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The Failure of the League of Nations in the 1930’s

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1 The Failure of the League of Nations in the 1930’s

2 The Gathering Storm As we have discussed previously, the economic crisis of the 1930’s provides the context for the collapse of collective security . The failure to ensure disarmament and the growth of aggressive militaristic/nationalist states in the shape of Japan, Germany and Italy undermines the Leagues efforts to ensure a vision for world order as envisaged at Versailles. Japan’s invasion of Manchuria in 1931 and the irrelevancy of the international community’s response i.e. The Lytton Commission , illustrate this. As does, Hitler’s withdrawal for the Disarmament Conference in 1933 and the League itself in 1935. To compound this Mussolini’s colonial ambitions in Abyssinia (October invasion) destroys any great power equilibrium that might have ensued from the Stresa Front (April agreement) in Arguably, this factor more than any other was the turning point during the 1930’s and provided an accelerator towards future conflict in 1939.

3 Why was the Abyssinian Crisis so significant as an accelerator to war?
Clearly , the crisis demonstrated once again a lack of unity between Britain and France in dealing with threats to security in Europe. It also alienated Mussolini and pushed him towards Hitler(Italy withdraws from the League in Nov 1937). Arguably, however, the real significance of Abyssinia rests in the fact , that the crisis represented a green light to Germany’s military and geographical expansion. This more than anything else was the most dangerous and important result of the crisis and leads directly to: The remilitarisation of the Rhineland by Hitler in March 1936. he Rome Berlin Axis in October 1936 (which leads to the Pact of Steel in May 1939). The Anti Comintern Pact in November 1936. The Anschluss in March 1938

4 What was Britain and France’s diplomatic strategy for dealing with this new reality? - The bankruptcy of Appeasement The Anschluss marked a clear escalation of Nazi policy as it involved the clear obliteration of an independent state set up by the peace treaties. The British government in response merely made a formal protest while the French were in the process of changing governments and therefore made no response. Rapid and risky action by Hitler had reaped rich reward and resulted in a momentum for further territorial gain. The 3.25 million German minority in Czechoslovakia (an area known as the Sudeten land) provided the next target for Hitler and the next test of Britain and France’s diplomatic strategy. Britain and France were prepared to concede to Hitler’s demands for the unification of the German speaking people in the Sudetenland with German itself. This was confirmed at the Munich Conference of September There , Chamberlain (British PM), Daladier (French PM), Hitler (Germany’s Furher) and Mussolini (Italian Duce) agreed that Germany would receive all Czech territory where Germans were in the majority. The Czech government were not invited or even consulted. This represented the zenith of the policy of appeasement adopted since 1919.

5 The implications of Munich?
Both morally and practically the implications of the Munich Agreement were enormous. The allies had betrayed Czechoslovakia. Although her remaining territory was formally guaranteed, the state was doomed by the loss of her defensible frontier, 70% of its industrial resources, and also by the encouragement that Sudeten success gave to other separatists. Britain and France’s relief that war had been avoided was short lived and by March 1939 Hitler’s army seized Prague. The agreement was no check on Hitler’s ambitions. The Munich surrender also resulted in another casualty i.e. The relationship between the western democracies and the Soviet Union. To Stalin and others the Munich Agreement, showed at best that the diplomacy of the western powers was incapable of checking German ambitions, and at worst represented a tacit agreement to Germany’s desire to demolish the last remnants of Versailles and its quest for “living space” in eastern Europe. The direct consequence of this was the Ribbentrop-Molotov Pact or German-Soviet Pact of August To the world this was a non aggression treaty designed to last 10 years. In secret, however, it divided the territories between the German and Soviet borders into spheres of influence. In short, Hitler received Stalin’s approval for invasion of the Polish corridor and Danzig. In return, Stalin reversed the losses suffered by Russia during the 1917 Revolution and the Civil War (i.e. The rest of Poland, the Baltic states and Finland).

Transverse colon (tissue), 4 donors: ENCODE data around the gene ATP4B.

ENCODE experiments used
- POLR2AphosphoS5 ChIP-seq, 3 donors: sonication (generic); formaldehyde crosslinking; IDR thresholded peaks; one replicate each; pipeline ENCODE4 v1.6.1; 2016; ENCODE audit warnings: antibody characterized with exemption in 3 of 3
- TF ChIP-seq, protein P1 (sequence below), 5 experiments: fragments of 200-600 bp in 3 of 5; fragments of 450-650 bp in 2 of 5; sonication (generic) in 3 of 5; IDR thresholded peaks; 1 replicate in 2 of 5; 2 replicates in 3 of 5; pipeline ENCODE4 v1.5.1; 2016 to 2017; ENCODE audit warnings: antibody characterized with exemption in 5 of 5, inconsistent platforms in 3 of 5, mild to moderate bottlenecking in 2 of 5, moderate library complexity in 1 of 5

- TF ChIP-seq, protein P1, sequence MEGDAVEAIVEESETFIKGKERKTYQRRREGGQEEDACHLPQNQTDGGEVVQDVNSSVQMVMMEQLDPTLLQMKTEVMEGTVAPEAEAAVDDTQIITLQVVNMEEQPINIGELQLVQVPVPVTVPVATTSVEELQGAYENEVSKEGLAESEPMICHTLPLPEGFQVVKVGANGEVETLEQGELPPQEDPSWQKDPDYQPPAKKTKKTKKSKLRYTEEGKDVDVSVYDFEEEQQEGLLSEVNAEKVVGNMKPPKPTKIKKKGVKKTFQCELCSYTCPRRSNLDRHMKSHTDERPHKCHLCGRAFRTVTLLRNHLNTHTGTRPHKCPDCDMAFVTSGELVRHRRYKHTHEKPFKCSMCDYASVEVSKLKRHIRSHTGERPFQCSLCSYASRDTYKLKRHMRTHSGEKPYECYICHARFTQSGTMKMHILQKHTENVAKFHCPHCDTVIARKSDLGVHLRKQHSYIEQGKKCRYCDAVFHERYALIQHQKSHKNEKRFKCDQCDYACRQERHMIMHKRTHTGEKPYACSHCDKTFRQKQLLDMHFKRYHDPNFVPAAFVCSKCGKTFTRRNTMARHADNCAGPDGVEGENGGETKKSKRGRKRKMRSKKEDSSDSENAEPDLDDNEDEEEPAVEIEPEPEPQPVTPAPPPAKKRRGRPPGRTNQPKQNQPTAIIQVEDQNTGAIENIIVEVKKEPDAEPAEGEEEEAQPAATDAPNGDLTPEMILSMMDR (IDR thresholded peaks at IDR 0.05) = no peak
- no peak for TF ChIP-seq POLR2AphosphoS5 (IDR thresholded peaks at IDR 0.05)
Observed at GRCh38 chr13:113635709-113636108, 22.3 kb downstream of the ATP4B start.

6 A lesson learnt too late
A lesson learnt too late? – Poland and the final crisis in the summer of 1939 The futility of Britain and France’s Munich policy was truly exposed by the spring of 1939. The failure of the League to address the issue of Germany’s Eastern borders, the appeasement of German ambition in Austria and the Sudetenland, the invasion of the remaining parts of the Czech state, and the Nazi-Soviet pact had resulted in a certain inevitability where Poland’s fate was concerned. Public opinion in Britain and France had moved away from a policy of conciliation towards Hitler by the Spring of Clearly this was too late. The new bullish stance, as represented by the “Polish Guarantee”, by Chamberlain regarding Poland would have little or no impact by this stage. The “Twenty Years Truce” that had existed in Europe since the end of the First World War was to come to an end on the 1st of September 1939 with the invasion of Poland by Germany. Task: Look at the period from 1935 to 1939 and determine how the policy of appeasement contributed to the outbreak of war in September 1939.

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